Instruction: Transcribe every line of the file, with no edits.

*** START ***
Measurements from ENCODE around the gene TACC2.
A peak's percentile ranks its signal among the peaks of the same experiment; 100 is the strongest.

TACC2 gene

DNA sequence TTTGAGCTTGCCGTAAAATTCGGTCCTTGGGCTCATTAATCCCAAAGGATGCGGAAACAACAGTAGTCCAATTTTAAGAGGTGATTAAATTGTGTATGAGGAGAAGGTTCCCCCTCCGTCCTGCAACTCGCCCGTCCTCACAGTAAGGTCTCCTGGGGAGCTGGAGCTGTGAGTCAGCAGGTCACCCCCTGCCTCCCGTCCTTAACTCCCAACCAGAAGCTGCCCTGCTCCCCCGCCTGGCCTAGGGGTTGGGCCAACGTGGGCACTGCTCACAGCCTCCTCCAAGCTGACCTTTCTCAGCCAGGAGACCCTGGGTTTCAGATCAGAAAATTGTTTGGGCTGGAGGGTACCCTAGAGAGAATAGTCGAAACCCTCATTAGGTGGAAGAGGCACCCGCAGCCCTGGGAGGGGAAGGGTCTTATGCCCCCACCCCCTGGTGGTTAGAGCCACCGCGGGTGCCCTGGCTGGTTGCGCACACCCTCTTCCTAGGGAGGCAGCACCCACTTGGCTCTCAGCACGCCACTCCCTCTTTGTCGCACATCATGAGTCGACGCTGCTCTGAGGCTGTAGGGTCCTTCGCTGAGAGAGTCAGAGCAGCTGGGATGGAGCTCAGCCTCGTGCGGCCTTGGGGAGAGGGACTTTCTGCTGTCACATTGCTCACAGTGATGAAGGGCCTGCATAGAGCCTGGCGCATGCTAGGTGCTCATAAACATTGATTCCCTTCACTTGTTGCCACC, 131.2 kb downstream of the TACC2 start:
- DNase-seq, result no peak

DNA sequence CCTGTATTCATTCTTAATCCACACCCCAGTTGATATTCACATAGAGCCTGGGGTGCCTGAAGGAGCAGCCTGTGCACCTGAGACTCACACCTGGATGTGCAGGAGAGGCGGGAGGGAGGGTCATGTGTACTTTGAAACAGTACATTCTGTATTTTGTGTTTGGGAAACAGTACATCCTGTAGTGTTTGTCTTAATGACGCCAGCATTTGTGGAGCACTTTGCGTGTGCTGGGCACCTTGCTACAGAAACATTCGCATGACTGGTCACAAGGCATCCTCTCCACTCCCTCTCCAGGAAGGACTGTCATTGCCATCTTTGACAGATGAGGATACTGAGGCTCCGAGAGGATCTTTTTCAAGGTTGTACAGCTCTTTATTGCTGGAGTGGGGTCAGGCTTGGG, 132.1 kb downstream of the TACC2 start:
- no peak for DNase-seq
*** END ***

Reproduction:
Measurements from ENCODE around the gene TACC2.
A peak's percentile ranks its signal among the peaks of the same experiment; 100 is the strongest.

TACC2 gene

DNA sequence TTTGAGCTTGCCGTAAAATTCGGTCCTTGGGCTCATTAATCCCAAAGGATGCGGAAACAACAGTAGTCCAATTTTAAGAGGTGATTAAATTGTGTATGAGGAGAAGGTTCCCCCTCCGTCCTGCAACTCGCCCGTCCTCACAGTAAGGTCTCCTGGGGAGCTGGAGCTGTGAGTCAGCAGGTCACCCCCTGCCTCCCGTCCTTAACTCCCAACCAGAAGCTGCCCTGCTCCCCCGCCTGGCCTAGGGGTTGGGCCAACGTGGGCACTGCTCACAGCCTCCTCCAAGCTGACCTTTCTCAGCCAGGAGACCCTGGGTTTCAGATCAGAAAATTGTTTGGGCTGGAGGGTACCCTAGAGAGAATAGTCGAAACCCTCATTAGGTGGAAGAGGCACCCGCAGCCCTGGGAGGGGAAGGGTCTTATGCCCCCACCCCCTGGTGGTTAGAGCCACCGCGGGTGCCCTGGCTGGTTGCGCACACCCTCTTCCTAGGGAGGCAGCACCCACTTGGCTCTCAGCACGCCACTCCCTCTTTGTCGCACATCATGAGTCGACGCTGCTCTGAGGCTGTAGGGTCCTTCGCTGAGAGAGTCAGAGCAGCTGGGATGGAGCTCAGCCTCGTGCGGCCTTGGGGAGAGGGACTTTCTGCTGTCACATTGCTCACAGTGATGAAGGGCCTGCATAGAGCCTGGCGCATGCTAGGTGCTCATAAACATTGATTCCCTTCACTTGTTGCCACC, 131.2 kb downstream of the TACC2 start:
- DNase-seq, result no peak

DNA sequence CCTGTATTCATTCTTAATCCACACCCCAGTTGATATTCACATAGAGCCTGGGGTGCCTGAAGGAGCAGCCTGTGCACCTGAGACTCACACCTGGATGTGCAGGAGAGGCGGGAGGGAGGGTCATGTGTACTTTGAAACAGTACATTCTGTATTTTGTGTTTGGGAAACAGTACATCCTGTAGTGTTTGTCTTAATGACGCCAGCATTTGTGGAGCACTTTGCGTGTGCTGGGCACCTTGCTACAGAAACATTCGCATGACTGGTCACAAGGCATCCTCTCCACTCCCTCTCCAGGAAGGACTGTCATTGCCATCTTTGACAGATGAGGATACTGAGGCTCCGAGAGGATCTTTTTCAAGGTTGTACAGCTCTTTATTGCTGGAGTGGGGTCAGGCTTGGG, 132.1 kb downstream of the TACC2 start:
- no peak for DNase-seq